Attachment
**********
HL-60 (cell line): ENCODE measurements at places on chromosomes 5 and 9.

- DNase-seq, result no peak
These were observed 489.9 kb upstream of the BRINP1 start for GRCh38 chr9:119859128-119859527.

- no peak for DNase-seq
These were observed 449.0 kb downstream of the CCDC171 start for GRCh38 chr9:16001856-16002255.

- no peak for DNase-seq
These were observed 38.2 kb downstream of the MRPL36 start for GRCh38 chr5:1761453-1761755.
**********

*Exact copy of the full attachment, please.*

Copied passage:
HL-60 (cell line): ENCODE measurements at places on chromosomes 5 and 9.

- DNase-seq, result no peak
These were observed 489.9 kb upstream of the BRINP1 start for GRCh38 chr9:119859128-119859527.

- no peak for DNase-seq
These were observed 449.0 kb downstream of the CCDC171 start for GRCh38 chr9:16001856-16002255.

- no peak for DNase-seq
These were observed 38.2 kb downstream of the MRPL36 start for GRCh38 chr5:1761453-1761755.